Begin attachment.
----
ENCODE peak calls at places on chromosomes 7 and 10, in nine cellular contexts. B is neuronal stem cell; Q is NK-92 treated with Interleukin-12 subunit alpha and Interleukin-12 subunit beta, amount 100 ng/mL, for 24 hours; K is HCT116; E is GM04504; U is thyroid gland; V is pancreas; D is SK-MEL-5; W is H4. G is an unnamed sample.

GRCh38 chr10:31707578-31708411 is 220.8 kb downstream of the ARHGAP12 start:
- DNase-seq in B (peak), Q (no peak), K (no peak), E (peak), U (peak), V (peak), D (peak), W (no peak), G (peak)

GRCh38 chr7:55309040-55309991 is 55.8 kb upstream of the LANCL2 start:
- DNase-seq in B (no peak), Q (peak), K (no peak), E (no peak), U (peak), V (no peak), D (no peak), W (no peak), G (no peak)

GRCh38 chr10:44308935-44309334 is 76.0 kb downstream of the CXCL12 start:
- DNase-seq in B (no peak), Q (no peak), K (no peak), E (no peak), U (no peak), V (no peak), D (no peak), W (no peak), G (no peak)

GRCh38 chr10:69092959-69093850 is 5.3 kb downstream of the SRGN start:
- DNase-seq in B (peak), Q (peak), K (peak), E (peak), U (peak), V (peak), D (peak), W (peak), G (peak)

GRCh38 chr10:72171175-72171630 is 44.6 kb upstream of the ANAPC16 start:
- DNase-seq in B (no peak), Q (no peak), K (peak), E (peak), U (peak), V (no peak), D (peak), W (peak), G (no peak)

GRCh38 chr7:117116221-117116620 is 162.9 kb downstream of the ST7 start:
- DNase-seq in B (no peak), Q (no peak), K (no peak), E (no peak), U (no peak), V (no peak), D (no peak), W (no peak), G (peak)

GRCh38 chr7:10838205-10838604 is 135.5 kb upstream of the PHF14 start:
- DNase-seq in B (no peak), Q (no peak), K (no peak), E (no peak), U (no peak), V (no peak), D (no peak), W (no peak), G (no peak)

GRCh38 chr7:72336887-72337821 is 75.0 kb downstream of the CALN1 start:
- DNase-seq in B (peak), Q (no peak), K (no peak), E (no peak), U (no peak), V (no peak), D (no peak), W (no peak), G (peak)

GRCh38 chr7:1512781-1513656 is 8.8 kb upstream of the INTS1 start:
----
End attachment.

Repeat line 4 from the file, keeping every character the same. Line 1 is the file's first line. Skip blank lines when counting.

GRCh38 chr7:55309040-55309991 is 55.8 kb upstream of the LANCL2 start: